Information is required as a health safety measure. All personal information will
remain confidential.

DRUG
INTERACTIONS
Epinephrine- response is enhanced by the vasoconstrictor activities of cocaine
Administration of local anesthetic after recent use of cocaine may cause an acute rise in
blood pressure.
Convulsions are associated with the combination of lidocaine and cocaine potentiates
Dental treatment should be postponed 6 to 24 hours after the ingestion of cocaine.
Opioid analgesics should be avoided in patients recovering from substance abuse.
Vasoconstrictors should not be used in patients who are actively using cocaine.

APPLYING THE DENTAL HYGIENE


PROCESS OF CARE
Assessment- Collection and analysis of systemic and oral health data.
Dental Hygiene Diagnosis- Identification of a patients health, behaviors, attitudes, and oral
health care needs.
Planning- The establishment of realistic goals and the selection of dental hygiene interventions
that can move the patient closer to optimal oral health.
Implementation- The act of carrying out the dental hygiene care plan.
Evaluation- The measurement of the extent to which the patient has achieved the goals.
Documentation- Documentation to maintain continuity of care, provide communication, and
minimize the risk of exposure to malpractice claims

CLINICAL
EXAMINATION
EXTRAORAL
Vital Signs- Increase in blood pressure, cardiac arrhythmias, and increase in body temperature
Personal Appearance- Lack of interest in proper dress and personal hygiene, small blood stains on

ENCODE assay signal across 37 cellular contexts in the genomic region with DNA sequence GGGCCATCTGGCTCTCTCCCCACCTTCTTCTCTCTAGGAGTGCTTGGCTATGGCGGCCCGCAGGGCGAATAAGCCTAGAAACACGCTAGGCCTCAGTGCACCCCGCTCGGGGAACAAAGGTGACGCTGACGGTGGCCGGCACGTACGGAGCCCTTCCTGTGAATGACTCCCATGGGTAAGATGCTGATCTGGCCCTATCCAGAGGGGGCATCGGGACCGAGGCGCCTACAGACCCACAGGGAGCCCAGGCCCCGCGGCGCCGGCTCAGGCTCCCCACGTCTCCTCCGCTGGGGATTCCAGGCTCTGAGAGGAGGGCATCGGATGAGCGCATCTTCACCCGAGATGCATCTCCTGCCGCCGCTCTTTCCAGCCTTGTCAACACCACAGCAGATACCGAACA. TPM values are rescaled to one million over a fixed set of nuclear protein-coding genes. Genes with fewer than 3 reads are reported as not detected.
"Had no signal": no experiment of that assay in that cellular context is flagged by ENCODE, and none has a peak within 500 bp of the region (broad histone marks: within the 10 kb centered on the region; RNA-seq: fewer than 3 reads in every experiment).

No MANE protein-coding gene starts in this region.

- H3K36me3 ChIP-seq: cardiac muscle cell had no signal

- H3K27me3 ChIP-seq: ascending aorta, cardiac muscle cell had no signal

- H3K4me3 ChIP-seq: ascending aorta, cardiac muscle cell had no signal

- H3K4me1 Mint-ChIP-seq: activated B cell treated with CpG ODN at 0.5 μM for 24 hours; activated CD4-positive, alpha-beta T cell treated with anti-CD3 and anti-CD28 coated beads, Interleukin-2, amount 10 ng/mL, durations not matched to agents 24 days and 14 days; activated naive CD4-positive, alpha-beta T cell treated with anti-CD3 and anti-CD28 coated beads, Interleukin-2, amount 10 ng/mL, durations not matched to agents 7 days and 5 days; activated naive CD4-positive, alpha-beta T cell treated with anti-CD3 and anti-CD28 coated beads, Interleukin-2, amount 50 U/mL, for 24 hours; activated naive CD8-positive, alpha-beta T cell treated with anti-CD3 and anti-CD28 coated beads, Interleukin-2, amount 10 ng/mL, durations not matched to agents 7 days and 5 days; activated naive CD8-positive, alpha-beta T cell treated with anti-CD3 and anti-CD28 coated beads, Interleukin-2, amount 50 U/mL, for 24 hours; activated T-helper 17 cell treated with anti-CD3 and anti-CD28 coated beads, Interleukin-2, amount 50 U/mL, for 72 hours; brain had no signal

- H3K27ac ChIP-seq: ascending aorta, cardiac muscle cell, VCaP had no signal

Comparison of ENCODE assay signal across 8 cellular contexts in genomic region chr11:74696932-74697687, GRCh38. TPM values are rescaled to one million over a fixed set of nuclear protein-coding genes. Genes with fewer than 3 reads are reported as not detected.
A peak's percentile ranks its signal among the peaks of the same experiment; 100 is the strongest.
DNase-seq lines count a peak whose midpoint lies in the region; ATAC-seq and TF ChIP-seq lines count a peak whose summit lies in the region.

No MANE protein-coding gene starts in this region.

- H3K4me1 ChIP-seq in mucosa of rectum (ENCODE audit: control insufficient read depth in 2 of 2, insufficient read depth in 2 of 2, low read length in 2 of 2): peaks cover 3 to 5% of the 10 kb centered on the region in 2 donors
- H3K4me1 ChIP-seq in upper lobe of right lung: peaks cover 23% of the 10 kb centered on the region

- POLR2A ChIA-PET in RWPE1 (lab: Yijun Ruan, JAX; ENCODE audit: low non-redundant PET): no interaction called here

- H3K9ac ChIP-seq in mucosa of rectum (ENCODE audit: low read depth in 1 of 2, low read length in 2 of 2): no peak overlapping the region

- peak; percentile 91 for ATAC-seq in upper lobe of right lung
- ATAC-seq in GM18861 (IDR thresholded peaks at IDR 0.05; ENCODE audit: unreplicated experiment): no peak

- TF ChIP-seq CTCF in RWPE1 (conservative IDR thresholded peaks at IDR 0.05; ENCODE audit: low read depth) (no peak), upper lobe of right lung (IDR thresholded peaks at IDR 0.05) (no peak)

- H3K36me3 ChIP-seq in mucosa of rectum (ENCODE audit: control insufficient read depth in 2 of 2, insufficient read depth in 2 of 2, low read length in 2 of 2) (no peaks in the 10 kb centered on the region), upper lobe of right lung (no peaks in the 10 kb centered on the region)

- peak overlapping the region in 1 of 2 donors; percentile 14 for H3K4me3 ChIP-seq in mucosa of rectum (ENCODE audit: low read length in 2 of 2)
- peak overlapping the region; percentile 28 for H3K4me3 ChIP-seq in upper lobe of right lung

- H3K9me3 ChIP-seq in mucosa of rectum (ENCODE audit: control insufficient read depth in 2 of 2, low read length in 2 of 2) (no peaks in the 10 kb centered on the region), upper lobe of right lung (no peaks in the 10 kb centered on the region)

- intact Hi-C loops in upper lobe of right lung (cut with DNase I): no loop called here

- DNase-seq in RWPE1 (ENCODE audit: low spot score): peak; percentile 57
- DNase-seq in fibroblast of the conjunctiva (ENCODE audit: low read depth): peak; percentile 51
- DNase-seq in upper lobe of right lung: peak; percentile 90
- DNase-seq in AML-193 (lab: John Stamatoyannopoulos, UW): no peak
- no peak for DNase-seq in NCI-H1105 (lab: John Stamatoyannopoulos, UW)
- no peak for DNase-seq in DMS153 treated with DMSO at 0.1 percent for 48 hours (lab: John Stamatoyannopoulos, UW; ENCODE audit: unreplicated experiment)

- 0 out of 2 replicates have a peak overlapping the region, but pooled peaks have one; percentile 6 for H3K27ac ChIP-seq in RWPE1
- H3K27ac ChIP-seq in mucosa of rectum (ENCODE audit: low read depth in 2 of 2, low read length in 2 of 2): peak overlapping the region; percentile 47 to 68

clothes from previous injections, dramatic weight loss.
Eyes- Wears sunglasses to conceal dilated or constricted pupils and eye redness, or to avoid bright
light due to eye sensitivity.
Nose- Perforated nasal septum
Lips- Angular cheilitis
Arms- Needle marks may be noted when determining blood pressure. Patient may wear long sleeves
TMJ- Limitations or deviations of movement, limitation of opening, tenderness, sensitivity, noises,
discomfort, TMD

CLINICAL EXAMINATION
INTRAORAL
Mucosa, Lips, and Tongue- Xerostomia, soft tissue abnormalities, glossodynia, halitosis
Gingiva- Poor oral hygiene, heavy biofilm, generalized calculus deposits, moderate to
severe gingival inflammation, spontaneous bleeding or bleeding on probing, gingival
lesions, periodontal disease
Palate- Perforation of palate due to chronic cocaine snorting.
Teeth- Chipped and fractured from falls and injuries, abrasion, attrition, erosion, occlusal
wear, corrosion of gold restorations
Dental Caries- Diet high in cariogenic substances, root caries, rampant carious lesions,
tooth loss, increased risk factors: poor diet, lack of dental care, accumulation of biofilm, and
xerostomia.
Oral Manifestations- Saddlenose deformity, rapid gingival recession, mucosal